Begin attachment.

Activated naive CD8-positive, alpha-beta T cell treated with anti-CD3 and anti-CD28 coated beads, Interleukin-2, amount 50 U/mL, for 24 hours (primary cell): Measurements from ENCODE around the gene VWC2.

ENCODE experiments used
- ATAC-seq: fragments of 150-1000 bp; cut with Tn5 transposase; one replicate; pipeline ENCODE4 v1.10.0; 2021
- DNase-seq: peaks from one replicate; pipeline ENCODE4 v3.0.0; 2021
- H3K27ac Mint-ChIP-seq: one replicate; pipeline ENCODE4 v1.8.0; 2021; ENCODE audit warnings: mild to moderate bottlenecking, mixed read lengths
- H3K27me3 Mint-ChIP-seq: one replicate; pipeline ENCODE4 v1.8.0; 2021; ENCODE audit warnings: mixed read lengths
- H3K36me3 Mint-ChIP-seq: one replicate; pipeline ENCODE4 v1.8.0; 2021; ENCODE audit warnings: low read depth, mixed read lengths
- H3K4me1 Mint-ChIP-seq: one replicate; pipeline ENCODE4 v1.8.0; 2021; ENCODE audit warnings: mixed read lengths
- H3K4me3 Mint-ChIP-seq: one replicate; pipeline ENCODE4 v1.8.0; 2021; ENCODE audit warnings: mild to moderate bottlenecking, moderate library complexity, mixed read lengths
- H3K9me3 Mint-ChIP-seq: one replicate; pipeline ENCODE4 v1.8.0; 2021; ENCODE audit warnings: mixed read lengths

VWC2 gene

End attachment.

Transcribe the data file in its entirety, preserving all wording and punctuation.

Activated naive CD8-positive, alpha-beta T cell treated with anti-CD3 and anti-CD28 coated beads, Interleukin-2, amount 50 U/mL, for 24 hours (primary cell): Measurements from ENCODE around the gene VWC2.

ENCODE experiments used
- ATAC-seq: fragments of 150-1000 bp; cut with Tn5 transposase; one replicate; pipeline ENCODE4 v1.10.0; 2021
- DNase-seq: peaks from one replicate; pipeline ENCODE4 v3.0.0; 2021
- H3K27ac Mint-ChIP-seq: one replicate; pipeline ENCODE4 v1.8.0; 2021; ENCODE audit warnings: mild to moderate bottlenecking, mixed read lengths
- H3K27me3 Mint-ChIP-seq: one replicate; pipeline ENCODE4 v1.8.0; 2021; ENCODE audit warnings: mixed read lengths
- H3K36me3 Mint-ChIP-seq: one replicate; pipeline ENCODE4 v1.8.0; 2021; ENCODE audit warnings: low read depth, mixed read lengths
- H3K4me1 Mint-ChIP-seq: one replicate; pipeline ENCODE4 v1.8.0; 2021; ENCODE audit warnings: mixed read lengths
- H3K4me3 Mint-ChIP-seq: one replicate; pipeline ENCODE4 v1.8.0; 2021; ENCODE audit warnings: mild to moderate bottlenecking, moderate library complexity, mixed read lengths
- H3K9me3 Mint-ChIP-seq: one replicate; pipeline ENCODE4 v1.8.0; 2021; ENCODE audit warnings: mixed read lengths

VWC2 gene